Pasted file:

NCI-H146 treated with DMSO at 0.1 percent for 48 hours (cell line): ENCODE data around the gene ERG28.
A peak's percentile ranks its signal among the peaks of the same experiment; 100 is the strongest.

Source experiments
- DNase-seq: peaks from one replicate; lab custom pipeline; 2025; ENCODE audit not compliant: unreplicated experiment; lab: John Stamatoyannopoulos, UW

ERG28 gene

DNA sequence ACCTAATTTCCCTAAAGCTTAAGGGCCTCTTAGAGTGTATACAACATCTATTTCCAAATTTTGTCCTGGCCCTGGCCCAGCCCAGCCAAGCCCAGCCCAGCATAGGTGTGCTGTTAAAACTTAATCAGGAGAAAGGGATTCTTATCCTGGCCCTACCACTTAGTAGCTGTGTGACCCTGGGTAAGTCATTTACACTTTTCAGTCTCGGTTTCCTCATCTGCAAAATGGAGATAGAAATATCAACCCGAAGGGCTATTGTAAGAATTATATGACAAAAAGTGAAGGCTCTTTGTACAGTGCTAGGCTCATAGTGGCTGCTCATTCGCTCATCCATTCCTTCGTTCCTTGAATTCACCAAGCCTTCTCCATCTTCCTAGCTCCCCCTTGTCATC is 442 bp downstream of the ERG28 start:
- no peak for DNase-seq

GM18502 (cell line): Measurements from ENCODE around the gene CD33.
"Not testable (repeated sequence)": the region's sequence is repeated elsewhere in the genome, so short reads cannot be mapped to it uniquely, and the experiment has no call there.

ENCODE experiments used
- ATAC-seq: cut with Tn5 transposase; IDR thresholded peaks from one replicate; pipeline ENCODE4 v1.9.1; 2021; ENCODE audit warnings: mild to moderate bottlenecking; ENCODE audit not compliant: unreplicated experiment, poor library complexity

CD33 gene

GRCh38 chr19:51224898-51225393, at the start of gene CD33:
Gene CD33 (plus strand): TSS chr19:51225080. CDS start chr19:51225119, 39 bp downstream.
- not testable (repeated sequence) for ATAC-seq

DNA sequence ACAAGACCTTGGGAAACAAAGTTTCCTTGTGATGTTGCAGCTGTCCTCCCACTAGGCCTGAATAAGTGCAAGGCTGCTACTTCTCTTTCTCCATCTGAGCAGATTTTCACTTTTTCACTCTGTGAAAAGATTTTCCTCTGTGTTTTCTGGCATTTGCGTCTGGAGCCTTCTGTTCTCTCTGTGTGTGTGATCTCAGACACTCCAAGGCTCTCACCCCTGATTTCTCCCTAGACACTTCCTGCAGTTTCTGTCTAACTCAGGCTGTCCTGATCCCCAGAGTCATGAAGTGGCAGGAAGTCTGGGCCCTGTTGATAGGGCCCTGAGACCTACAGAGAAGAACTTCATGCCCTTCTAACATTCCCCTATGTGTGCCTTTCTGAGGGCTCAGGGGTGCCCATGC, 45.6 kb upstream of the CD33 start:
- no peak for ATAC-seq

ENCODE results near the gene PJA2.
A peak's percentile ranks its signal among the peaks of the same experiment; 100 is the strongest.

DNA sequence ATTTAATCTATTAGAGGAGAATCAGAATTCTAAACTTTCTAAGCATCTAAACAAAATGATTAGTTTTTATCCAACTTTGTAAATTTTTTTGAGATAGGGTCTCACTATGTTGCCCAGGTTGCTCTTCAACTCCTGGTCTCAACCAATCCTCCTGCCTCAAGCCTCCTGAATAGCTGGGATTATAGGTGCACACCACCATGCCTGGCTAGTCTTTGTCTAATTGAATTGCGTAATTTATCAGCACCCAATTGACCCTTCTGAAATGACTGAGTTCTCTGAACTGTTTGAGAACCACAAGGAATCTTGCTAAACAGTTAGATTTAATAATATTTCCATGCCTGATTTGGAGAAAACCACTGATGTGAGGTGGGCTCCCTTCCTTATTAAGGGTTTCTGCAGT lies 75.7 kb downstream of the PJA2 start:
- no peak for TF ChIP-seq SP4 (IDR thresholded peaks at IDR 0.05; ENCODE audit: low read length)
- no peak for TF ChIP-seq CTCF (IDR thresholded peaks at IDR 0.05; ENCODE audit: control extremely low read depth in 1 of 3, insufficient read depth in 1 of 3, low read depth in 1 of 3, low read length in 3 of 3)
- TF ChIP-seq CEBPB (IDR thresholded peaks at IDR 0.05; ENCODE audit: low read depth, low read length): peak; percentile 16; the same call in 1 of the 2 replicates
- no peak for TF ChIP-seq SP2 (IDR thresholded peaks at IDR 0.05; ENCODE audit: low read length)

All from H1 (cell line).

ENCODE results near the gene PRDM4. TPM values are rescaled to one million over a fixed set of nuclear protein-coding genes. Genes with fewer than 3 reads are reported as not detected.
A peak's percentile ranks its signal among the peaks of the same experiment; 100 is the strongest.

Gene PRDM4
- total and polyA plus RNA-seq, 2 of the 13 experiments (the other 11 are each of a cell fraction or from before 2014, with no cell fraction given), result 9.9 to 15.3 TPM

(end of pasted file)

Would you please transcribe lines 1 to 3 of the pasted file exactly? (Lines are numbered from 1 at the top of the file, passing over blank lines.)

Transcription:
NCI-H146 treated with DMSO at 0.1 percent for 48 hours (cell line): ENCODE data around the gene ERG28.
A peak's percentile ranks its signal among the peaks of the same experiment; 100 is the strongest.

Source experiments